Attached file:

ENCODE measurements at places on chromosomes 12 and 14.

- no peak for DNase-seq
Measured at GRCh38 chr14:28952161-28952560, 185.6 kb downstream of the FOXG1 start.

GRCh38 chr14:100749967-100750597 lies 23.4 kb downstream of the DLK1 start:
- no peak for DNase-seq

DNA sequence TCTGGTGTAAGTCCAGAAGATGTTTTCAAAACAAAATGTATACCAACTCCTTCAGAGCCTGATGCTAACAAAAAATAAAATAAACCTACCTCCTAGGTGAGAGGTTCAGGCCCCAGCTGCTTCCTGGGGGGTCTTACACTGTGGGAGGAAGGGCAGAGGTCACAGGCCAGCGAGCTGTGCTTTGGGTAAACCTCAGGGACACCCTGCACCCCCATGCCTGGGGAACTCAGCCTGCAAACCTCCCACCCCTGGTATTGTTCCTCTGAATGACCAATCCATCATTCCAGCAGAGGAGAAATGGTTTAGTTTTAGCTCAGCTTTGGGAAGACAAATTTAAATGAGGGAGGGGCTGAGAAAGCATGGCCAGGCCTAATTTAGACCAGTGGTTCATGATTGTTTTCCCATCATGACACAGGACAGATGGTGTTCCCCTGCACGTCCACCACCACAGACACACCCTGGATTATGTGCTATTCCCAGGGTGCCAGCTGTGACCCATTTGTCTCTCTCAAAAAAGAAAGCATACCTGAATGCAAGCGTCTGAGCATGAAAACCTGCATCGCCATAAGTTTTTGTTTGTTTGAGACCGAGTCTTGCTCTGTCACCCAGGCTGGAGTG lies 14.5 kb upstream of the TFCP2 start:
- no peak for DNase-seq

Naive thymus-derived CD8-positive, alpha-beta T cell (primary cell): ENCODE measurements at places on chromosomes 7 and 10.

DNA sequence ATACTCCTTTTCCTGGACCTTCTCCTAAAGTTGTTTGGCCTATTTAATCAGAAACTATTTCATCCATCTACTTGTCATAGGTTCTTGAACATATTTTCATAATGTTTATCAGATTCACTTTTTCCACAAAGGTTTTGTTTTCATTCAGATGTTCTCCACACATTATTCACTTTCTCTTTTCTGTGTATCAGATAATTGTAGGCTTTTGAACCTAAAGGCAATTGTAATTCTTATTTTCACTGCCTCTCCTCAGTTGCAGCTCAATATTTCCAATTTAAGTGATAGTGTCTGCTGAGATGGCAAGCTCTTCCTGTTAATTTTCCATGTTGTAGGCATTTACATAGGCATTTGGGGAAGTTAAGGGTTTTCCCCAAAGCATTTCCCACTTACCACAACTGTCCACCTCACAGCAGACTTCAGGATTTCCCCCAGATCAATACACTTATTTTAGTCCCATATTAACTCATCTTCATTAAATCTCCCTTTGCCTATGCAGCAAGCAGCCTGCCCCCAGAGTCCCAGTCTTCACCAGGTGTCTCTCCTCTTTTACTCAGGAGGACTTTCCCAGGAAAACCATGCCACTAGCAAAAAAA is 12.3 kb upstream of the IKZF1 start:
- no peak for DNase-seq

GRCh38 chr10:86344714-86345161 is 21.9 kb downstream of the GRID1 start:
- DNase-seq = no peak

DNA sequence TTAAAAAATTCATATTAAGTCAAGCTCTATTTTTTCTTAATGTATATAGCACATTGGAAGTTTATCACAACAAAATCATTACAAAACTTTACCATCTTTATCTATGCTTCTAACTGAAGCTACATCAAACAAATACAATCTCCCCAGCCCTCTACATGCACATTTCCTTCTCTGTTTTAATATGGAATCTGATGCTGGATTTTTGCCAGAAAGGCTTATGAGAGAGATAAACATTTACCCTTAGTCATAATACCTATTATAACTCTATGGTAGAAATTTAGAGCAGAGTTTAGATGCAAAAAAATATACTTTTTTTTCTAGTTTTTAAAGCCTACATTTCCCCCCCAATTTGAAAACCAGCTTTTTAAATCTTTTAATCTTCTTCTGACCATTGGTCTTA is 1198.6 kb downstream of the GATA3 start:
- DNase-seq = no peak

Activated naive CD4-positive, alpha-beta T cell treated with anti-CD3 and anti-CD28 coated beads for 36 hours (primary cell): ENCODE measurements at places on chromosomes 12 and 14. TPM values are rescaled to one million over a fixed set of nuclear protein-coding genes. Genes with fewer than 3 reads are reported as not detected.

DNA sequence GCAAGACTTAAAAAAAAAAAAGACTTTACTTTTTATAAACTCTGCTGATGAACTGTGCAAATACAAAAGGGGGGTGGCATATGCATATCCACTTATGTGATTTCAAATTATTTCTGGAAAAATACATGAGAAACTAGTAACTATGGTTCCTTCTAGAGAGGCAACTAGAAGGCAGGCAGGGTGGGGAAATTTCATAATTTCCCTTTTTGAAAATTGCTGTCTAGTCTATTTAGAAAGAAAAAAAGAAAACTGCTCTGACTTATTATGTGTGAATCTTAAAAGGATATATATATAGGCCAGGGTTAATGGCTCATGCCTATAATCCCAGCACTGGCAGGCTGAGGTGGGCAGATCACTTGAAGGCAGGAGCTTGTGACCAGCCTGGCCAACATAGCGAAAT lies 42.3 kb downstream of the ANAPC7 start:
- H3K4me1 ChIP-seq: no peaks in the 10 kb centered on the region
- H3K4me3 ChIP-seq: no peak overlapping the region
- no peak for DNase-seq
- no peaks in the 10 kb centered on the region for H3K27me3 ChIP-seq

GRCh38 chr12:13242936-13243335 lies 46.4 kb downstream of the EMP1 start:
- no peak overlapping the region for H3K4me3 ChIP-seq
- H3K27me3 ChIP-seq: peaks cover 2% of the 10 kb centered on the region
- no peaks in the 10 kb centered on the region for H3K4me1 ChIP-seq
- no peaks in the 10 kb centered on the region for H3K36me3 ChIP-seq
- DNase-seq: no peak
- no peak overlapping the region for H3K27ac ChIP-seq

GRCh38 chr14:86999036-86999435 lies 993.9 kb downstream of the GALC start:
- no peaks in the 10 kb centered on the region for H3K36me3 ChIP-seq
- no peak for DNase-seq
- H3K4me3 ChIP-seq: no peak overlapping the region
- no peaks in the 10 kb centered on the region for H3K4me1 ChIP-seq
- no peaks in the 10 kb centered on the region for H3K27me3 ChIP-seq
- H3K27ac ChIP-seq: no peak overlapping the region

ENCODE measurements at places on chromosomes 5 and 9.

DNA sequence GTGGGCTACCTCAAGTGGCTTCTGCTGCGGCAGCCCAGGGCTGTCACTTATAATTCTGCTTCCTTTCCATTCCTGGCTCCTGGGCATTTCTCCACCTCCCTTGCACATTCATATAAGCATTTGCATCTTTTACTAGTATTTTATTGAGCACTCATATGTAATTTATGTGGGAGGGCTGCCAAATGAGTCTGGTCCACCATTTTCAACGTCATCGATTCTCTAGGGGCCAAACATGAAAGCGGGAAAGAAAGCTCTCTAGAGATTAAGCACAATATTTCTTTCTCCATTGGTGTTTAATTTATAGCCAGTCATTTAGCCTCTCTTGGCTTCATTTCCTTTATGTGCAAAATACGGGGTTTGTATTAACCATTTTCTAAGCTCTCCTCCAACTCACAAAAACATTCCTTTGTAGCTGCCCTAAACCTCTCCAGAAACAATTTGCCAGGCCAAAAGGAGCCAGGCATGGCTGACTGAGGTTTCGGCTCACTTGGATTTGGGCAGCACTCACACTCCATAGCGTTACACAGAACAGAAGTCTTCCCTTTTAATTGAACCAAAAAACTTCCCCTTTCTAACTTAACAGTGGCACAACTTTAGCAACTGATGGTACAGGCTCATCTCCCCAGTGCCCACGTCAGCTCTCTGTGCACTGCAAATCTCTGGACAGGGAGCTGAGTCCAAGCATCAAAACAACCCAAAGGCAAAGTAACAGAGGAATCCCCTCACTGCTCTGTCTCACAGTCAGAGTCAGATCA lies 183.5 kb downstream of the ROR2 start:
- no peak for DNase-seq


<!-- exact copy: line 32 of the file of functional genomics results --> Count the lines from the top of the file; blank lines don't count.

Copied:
- no peaks in the 10 kb centered on the region for H3K4me1 ChIP-seq